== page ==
My career path always seemed pretty obvious. My parents were science majors at an elite liberal arts college on the east coast. My dad got his doctorate in chemistry from an Ivy. Science was everywhere in my house: my folks got me up to see the last moon landing when I was two months old. I was inundated by Legos. When I was twelve, my grandfather and I got out his telescope and saw the rings of Saturn (so tiny, so perfect!). Consequently, I’ve been crazy about space and rockets for as long as I could remember. Twelfth grade physics class showed me that the universe had operating rules and my fascination only increased. There was never any doubt that I’d end up with a PhD in some sort of hard science, then go off and professor at someplace prestigious, followed by a stretch goal of becoming an astronaut and/or winning a Nobel Prize. It was just a matter of buckling down and working my way up through the ancient system of apprentice/master that is academia. Honestly, I never really questioned it. Perhaps I should have more.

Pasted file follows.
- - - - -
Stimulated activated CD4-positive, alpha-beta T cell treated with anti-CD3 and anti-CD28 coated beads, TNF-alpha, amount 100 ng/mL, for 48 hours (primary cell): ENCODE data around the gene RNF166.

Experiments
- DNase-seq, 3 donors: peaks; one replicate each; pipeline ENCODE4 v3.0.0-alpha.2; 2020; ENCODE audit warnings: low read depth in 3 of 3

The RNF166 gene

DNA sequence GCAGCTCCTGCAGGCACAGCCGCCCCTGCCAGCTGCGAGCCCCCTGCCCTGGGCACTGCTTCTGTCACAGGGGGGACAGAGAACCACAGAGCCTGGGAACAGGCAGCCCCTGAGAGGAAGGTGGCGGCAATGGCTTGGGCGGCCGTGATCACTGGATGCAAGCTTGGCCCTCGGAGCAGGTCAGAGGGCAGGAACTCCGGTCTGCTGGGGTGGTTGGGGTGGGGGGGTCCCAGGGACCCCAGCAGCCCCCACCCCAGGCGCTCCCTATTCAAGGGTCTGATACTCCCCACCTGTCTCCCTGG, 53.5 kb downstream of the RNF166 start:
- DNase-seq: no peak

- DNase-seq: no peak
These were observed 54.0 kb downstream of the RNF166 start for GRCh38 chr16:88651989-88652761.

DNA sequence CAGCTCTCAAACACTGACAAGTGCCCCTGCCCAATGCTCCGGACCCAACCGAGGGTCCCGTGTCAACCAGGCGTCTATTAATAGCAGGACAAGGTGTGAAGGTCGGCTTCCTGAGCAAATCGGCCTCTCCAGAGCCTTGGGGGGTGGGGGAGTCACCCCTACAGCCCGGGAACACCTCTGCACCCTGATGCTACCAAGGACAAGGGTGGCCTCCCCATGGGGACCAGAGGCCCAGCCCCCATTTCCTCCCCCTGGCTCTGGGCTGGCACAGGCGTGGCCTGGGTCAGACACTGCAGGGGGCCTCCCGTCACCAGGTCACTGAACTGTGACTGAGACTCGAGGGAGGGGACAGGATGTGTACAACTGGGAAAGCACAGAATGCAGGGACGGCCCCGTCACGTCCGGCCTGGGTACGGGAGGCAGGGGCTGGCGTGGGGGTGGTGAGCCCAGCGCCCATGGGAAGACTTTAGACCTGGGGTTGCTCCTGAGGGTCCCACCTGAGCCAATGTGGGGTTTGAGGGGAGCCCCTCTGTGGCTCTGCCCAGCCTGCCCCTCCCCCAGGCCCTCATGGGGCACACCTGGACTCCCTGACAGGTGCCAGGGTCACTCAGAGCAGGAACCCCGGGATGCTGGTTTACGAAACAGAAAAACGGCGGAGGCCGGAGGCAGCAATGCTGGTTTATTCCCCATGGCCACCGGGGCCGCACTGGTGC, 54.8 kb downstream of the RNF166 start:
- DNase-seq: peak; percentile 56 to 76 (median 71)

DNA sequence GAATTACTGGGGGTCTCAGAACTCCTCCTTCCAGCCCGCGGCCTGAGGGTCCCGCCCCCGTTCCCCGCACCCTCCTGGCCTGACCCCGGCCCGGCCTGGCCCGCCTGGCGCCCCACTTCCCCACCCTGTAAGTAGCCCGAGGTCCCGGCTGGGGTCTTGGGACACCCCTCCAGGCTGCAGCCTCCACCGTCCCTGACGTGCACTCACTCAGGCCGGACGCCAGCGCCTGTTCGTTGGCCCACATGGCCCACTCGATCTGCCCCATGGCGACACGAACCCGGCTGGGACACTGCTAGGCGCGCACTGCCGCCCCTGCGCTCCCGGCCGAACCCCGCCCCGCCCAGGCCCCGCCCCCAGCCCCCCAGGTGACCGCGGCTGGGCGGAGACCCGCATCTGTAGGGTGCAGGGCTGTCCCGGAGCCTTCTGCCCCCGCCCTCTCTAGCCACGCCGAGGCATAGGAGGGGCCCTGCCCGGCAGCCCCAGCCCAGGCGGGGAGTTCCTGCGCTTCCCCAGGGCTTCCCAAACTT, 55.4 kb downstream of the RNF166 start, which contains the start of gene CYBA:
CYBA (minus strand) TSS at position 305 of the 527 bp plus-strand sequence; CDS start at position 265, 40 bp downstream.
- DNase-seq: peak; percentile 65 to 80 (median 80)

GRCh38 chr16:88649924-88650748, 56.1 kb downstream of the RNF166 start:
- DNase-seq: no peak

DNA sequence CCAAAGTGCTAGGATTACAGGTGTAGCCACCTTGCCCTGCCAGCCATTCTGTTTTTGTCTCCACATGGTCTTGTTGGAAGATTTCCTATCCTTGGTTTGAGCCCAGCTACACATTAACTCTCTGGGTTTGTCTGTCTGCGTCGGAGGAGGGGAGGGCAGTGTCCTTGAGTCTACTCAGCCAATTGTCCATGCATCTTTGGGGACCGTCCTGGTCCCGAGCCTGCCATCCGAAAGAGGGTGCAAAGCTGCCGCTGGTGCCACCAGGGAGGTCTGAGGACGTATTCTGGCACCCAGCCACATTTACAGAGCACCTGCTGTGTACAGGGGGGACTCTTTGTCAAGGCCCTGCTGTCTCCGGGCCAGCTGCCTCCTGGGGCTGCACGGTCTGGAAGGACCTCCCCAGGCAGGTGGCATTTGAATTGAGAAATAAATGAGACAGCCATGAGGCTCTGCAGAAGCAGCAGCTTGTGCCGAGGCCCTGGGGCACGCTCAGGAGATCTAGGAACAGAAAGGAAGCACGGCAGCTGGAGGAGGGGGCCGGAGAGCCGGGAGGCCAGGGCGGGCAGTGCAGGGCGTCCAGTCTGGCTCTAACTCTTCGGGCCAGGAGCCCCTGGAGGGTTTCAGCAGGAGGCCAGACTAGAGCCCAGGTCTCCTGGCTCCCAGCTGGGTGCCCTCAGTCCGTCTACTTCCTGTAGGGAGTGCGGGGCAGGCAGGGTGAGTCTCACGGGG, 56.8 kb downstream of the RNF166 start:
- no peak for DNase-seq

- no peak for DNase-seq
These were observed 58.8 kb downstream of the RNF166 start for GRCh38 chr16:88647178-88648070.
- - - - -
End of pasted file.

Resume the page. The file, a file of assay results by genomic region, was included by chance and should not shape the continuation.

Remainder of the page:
Things went well enough: four years at a top liberal arts college, seven years in a good Astrophysics grad program, an exciting research post-doctorate position at a mountain-west research university. At each stop I was surrounded by amazing cadres of brilliant peers and brilliant teachers. I was well on my way. How else could it be? Obviously some people did other things with their lives, but aside from the parallel career structures of medical school or law school, it was all pretty mysterious. There was this nebulous “industry” that some of my peers disappeared to when they “failed” out of grad school or whatever, but I never paid it much heed. I was living the dream, or at least working toward living the dream.